The uptake of this technology is increasing at a dramatic rate. Incidents will also increase proportionally as people continue to push the boundaries to get that ‘awesome’ photo or go pro video to show their friends on Facebook. Go onto any of the online forums or Facebook for the likes of the DJI Phantom or Parrot AR Drone and you will see people flaunting the rules both in Australia and around the world. Quadcopter hitting the Sydney Harbour Bridge ‘I don’t know whether it’s a bomb or not’: Train driver flummoxed after drone hits Sydney Harbour Bridge

    What has CASA done to educate operators on the rules? I believe just recently that pamphlets are now available in some Australian stores, but like anything now days, a large number will be imported from overseas. How do unlicensed UAV operators:
    – Know where airports are? Yes the major city airports may be obvious but users may be unaware of smaller GA or regional airports.
    – Know where restricted areas are?
    – Know where controlled airspace boundaries are?
    – Know where helicopter landing sites are?
    – etc etc

    CASA needs to educate and regulate. A online package of the rules (and the reasons behind them), information where people can and can’t fly and most importantly the consequences, should be established. A online UAV register would also be appropriate, especially when UAVs are ending up in places they shouldn’t be. This should be compulsory for hobbyists and commercial operators, with hobbyist excluded if they register and operate under the MAAA. Commercial operators should have to produce some proficiency with their chosen craft. Perhaps a small craft licence is appropriate.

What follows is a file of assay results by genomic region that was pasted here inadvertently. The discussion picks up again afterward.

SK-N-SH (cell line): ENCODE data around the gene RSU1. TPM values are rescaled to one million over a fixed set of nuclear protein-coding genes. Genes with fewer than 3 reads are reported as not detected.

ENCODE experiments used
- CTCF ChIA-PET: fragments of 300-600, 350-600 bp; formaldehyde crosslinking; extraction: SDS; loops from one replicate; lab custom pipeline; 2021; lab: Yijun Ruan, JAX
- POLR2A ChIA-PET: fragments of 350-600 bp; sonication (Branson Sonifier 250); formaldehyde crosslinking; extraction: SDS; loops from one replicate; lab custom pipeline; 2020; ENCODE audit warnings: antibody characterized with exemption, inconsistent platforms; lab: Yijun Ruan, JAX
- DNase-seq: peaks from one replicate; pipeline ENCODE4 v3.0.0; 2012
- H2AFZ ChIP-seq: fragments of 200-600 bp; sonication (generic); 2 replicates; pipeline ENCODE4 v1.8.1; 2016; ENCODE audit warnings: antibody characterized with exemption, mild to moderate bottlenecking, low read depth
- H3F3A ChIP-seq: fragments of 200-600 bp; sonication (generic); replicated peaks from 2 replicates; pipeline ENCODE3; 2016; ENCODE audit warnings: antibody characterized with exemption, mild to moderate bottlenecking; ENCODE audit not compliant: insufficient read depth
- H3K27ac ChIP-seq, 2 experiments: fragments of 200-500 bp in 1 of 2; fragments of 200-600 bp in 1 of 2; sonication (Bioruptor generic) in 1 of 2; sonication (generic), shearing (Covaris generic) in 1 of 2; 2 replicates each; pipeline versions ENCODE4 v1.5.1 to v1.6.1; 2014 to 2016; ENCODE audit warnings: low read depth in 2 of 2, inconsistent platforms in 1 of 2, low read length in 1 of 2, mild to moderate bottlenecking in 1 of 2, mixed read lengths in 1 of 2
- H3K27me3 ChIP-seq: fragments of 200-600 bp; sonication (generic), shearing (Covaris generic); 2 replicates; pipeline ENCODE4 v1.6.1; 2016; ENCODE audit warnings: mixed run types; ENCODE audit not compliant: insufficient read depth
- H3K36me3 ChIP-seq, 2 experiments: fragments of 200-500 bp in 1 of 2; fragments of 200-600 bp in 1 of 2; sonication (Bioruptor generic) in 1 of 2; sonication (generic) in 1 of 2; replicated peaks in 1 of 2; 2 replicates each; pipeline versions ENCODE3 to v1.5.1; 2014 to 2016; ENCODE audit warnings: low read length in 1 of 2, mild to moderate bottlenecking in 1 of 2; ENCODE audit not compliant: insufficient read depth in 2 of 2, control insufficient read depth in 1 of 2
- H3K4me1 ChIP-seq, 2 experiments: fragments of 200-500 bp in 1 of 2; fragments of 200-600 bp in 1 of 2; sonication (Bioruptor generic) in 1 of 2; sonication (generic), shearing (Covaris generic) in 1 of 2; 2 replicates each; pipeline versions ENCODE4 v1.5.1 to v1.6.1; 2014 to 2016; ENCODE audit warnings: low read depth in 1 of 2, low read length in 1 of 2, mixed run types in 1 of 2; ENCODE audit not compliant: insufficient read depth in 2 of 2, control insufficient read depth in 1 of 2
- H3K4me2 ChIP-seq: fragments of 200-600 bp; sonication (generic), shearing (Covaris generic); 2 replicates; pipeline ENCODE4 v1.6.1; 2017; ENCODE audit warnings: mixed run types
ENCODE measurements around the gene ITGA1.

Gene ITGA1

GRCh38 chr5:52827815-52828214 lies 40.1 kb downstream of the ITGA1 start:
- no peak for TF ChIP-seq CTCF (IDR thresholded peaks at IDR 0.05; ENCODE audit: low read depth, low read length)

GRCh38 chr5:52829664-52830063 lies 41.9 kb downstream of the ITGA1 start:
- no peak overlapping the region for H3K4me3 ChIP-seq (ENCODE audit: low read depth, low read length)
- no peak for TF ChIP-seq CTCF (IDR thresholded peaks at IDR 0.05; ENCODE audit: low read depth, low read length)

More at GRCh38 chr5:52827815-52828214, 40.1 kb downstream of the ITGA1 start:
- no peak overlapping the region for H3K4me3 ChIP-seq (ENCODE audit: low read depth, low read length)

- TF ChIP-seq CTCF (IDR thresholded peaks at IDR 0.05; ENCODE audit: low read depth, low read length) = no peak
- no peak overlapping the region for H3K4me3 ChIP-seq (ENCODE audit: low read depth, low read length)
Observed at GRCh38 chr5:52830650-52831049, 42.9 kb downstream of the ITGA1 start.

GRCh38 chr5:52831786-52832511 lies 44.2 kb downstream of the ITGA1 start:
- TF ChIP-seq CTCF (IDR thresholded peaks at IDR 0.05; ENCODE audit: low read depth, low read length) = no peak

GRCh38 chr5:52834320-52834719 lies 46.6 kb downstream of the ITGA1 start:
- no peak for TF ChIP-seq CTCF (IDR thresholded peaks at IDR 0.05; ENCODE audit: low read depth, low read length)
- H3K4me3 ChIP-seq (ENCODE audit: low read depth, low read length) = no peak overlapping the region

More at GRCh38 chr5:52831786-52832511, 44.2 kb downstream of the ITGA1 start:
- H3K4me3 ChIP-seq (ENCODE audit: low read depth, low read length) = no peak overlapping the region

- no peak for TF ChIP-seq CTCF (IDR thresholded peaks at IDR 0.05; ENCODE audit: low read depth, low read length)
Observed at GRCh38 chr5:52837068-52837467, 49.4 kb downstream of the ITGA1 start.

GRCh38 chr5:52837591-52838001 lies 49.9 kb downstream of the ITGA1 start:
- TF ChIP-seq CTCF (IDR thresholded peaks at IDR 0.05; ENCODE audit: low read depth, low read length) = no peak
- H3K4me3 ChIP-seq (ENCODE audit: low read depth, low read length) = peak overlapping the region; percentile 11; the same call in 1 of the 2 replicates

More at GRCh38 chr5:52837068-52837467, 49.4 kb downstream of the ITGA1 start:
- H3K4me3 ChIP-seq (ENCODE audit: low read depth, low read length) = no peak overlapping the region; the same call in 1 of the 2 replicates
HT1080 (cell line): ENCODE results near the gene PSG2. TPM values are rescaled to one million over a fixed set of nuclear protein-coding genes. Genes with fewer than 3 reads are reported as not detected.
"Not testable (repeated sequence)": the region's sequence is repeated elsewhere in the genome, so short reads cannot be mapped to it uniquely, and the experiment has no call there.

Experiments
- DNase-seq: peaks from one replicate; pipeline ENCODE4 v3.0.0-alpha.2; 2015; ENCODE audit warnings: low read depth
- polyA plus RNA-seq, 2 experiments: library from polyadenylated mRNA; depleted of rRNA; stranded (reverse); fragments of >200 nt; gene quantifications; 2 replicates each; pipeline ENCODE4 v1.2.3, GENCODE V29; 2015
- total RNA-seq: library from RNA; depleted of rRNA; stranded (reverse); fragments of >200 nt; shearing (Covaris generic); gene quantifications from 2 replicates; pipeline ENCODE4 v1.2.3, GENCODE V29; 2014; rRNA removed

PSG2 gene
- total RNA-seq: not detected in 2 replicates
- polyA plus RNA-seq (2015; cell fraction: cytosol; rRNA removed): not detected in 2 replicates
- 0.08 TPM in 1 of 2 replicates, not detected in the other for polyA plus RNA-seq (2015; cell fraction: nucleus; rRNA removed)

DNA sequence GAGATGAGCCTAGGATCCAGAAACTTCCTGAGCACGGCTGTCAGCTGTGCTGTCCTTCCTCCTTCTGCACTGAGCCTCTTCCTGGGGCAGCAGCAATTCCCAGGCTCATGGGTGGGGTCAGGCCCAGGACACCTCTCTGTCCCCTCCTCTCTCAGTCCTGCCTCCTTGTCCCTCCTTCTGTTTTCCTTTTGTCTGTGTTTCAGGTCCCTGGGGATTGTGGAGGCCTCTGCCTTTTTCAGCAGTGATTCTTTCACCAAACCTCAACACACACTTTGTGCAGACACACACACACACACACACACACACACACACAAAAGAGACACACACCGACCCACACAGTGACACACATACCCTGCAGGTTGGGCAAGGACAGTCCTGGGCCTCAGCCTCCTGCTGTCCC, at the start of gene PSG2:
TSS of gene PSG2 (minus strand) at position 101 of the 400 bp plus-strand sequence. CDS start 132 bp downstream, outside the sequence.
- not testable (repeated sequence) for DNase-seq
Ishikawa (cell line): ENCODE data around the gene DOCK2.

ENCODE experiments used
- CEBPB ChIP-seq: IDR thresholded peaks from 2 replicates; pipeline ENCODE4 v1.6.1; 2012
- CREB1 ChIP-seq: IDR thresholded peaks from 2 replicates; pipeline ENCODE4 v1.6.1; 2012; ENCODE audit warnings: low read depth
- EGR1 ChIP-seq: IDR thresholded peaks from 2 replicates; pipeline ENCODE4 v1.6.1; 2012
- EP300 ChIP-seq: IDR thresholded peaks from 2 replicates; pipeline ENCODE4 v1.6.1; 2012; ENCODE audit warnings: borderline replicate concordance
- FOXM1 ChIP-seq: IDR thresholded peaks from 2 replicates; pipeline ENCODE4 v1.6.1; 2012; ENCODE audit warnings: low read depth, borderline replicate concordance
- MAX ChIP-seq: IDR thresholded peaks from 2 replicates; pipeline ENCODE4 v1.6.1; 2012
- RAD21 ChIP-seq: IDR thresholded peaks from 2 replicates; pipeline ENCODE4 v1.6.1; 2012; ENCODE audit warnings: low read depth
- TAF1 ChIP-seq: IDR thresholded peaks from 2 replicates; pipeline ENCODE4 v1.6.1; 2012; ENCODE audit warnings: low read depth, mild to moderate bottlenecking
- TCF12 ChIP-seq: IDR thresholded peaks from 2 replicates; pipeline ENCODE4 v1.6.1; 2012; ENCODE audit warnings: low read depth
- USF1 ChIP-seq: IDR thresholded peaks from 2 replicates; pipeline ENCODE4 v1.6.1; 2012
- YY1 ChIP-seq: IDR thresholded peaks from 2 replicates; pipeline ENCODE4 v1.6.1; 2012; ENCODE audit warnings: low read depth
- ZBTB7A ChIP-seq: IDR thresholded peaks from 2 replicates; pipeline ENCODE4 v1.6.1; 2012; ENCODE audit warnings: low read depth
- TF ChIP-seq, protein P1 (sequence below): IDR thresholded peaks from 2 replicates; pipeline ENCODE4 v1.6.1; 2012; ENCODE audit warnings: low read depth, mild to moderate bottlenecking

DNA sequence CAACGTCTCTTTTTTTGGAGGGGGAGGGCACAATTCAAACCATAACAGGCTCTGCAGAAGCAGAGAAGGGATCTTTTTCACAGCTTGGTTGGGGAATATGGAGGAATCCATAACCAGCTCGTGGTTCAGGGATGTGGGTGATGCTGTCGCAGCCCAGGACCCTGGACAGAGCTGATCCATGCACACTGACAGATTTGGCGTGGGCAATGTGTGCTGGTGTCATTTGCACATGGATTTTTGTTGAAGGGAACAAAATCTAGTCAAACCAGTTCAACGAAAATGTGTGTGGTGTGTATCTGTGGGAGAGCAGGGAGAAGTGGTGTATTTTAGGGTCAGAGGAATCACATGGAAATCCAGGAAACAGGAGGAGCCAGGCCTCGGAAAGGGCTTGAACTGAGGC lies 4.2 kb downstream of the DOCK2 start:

13. t fal

    For those against the proposal head to to show your support

  14. gdt

    The exclusion should also apply to areas likely to be aircraft landing zone in the conditions. For example, a likely helicopter LZ alongside a traffic accident.

    There should be visibility requirements, such a lighting.

    There should be a ban on use during poor visual conditions, including at night.

  15. Arcanum

    Forget the “boozed-up yahoos”, what about the security impications? As a terrorist, why would I bother trying to smuggle weapons or a bomb through airport security when I could fly a drone into the path of arriving or departing aircraft?

    As for laser pointers, I must admit I’m a bit conflicted. It seems a bit crazy to restrict their sale, but I’ve also been hit in the eye with a green laser twice now as a departing passenger, once in Toronto and once in Hong Kong. Fortunately I was fine, but I worry what might happen to a pilot since presumably his/her flying career would be over if there was permanent eye damage.

Share this article with a friend

Just fill out the fields below and we'll send your friend a link to this article along with a message from you.

Your details

Your friend's details